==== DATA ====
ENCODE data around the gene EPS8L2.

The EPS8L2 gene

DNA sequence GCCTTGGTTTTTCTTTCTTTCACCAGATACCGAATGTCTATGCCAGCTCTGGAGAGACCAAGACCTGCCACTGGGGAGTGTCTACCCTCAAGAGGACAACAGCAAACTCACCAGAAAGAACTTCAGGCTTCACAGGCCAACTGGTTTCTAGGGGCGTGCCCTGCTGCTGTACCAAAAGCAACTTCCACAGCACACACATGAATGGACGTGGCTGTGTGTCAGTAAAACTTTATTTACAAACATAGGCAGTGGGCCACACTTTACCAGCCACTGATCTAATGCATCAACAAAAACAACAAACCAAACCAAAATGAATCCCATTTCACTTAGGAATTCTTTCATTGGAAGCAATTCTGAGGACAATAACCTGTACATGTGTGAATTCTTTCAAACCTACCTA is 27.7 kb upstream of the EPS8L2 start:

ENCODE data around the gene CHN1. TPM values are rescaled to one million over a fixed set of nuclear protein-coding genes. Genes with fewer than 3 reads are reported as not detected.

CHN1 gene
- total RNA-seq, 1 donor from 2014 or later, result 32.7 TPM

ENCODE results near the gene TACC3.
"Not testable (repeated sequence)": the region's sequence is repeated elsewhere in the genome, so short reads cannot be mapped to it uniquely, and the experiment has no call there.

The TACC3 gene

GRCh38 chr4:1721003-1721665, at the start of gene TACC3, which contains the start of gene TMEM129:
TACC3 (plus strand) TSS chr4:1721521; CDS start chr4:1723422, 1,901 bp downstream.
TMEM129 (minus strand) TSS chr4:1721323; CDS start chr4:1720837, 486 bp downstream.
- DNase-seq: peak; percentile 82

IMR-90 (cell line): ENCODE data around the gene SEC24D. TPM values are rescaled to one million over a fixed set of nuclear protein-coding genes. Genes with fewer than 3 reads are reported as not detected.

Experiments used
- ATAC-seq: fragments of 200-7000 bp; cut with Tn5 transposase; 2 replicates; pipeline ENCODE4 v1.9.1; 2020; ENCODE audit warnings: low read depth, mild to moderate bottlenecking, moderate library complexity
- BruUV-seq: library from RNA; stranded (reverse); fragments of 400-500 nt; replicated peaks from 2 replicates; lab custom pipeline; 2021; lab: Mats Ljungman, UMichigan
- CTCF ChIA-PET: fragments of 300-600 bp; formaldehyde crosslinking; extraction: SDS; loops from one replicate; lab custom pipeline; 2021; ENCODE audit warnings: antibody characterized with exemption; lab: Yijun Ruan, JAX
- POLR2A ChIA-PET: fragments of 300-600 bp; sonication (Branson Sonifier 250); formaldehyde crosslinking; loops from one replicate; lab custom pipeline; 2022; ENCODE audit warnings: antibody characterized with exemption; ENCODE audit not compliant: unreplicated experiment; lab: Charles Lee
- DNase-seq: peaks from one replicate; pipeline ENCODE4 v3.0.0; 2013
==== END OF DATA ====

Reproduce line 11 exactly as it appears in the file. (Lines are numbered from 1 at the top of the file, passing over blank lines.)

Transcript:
TACC3 (plus strand) TSS chr4:1721521; CDS start chr4:1723422, 1,901 bp downstream.